Dr. Weiner examines patient.
Parkinson's disease is just one of several neurologic movement disorders that produce similar symptoms.
It is important that the physician you are seeing has experience with all of the different disorders that can masquerade as Parkinson's disease.
In some of these diseases people quickly become totally disabled; in others, the disease progresses extremely slowly; and in yet others, illness is chronic (always present) and may have more severe symptoms as time goes on. Because the natural history, or progression, of these diseases varies greatly, proper diagnosis is crucial. People need to know which disease they have.
When performing a neurologic examination to evaluate a patient with a movement disorder, the doctor takes a medical history and performs a physical examination. The doctor asks the patient and the family members or friends about symptoms and observes the patient, asking him or her to walk around the room, sit down, stand up, turn around, and so on.
The neurologic exam is a thorough evaluation of the nervous system. In particular, the neurologist observes aspects of the patient's movement, coordination and balance.
Unfortunately, there is no diagnostic test that can confirm Parkinson's disease. Laboratory testing of the blood of patients with the symptoms typical of Parkinson's only rarely uncovers any abnormality.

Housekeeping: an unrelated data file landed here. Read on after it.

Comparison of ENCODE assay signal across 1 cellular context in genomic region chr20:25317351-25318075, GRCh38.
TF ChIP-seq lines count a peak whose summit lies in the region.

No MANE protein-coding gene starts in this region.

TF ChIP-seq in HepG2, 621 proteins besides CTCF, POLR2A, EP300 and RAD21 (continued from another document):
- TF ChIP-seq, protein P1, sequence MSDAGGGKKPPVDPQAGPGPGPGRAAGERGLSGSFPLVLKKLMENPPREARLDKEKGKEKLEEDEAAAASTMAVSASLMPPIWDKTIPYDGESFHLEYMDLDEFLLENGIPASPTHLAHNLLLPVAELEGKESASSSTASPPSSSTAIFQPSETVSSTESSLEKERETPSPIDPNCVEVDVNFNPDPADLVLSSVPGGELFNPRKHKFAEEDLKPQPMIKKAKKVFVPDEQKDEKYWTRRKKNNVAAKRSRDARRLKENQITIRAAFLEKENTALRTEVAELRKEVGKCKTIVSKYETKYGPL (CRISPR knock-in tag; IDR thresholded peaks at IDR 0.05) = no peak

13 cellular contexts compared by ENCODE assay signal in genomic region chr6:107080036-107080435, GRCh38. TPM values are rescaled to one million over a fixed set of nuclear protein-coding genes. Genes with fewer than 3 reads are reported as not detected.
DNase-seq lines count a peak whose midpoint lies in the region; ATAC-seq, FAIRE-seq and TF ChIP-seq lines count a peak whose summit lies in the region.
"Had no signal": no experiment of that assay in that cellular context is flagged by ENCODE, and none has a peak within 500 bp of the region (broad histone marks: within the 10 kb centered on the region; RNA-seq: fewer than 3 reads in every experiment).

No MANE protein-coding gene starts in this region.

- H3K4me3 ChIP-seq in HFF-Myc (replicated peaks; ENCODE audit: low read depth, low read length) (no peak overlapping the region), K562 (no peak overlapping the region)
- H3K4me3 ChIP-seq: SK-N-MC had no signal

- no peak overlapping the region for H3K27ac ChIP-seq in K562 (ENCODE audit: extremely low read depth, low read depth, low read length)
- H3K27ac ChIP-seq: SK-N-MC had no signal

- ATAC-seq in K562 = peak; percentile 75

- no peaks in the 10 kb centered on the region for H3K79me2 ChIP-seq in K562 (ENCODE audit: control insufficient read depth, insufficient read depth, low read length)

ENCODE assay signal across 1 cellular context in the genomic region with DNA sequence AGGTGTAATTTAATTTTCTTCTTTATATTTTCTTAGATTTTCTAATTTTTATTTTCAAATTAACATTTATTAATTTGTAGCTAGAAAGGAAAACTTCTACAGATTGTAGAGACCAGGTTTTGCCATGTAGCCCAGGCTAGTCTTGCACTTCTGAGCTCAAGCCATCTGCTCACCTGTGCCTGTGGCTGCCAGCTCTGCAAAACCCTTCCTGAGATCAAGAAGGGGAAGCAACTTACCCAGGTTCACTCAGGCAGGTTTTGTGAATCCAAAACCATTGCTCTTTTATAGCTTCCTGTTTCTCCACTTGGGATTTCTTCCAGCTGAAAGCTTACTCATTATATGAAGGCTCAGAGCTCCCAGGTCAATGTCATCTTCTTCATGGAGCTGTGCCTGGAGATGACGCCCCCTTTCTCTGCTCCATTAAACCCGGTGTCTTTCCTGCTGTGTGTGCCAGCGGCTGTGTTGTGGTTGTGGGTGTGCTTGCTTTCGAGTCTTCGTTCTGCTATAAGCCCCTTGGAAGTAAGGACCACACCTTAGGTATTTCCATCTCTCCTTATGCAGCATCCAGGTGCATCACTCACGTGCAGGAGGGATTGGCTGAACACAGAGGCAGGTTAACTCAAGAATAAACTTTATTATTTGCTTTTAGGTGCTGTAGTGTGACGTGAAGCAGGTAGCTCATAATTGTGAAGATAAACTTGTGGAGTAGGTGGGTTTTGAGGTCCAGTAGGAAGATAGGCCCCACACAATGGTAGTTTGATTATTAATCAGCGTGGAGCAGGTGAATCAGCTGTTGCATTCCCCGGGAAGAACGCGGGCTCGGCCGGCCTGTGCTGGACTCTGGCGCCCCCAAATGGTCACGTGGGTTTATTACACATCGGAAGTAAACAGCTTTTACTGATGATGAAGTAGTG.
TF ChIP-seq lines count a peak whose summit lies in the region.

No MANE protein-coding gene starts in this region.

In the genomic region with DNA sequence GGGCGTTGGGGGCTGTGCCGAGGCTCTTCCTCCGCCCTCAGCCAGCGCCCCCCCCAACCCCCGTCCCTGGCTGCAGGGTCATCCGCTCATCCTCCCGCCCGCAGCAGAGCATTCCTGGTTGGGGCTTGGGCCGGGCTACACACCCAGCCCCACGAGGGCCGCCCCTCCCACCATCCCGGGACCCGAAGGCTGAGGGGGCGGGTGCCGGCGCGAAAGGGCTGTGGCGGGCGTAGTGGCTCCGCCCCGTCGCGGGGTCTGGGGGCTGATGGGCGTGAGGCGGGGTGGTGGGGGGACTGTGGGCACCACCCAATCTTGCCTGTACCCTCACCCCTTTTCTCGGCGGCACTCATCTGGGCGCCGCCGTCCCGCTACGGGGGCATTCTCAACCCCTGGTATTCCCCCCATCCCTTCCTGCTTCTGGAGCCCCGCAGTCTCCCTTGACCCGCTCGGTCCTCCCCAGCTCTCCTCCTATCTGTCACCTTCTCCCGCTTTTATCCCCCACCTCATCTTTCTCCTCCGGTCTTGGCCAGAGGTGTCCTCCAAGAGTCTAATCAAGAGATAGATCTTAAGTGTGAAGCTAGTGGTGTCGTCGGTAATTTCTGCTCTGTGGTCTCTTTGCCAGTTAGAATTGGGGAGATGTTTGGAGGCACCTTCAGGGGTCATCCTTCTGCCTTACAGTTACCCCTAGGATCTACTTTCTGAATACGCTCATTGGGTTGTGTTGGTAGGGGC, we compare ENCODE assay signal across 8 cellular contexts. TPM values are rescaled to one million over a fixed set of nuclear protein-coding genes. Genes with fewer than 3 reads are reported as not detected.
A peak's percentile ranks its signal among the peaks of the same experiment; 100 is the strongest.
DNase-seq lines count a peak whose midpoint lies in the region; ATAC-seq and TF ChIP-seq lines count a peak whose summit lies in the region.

Electroencephalograms (EEGs) record some aspects of brain electrical activity, but they are not effective in spotting Parkinson's.
The MRI and CAT scans of the brain produce remarkable and exquisite anatomic pictures.
The MRI and CAT scans of the brain of people with Parkinson's disease appear normal. The brain of people with Parkinson's disease appears normal.
Dr. 's Weiner and Shulman review MRI scans.
The brain changes that create neurodegenerative diseases such as Parkinson's are microscopic, on a chemical level, and are not revealed by these scans.
With no diagnostic tests to provide specific answers, physicians must base their diagnosis of Parkinson's on judgment. Physicians are intimately familiar with the characteristic history and the signs and symptoms found when examining a person with Parkinson's.
They then must judge how closely the history of symptoms and the neurologic findings (from the physical examination) of any specific person match those of typical Parkinson's disease. This determination through the judgment of the doctor (the clinician) is called a clinical diagnosis.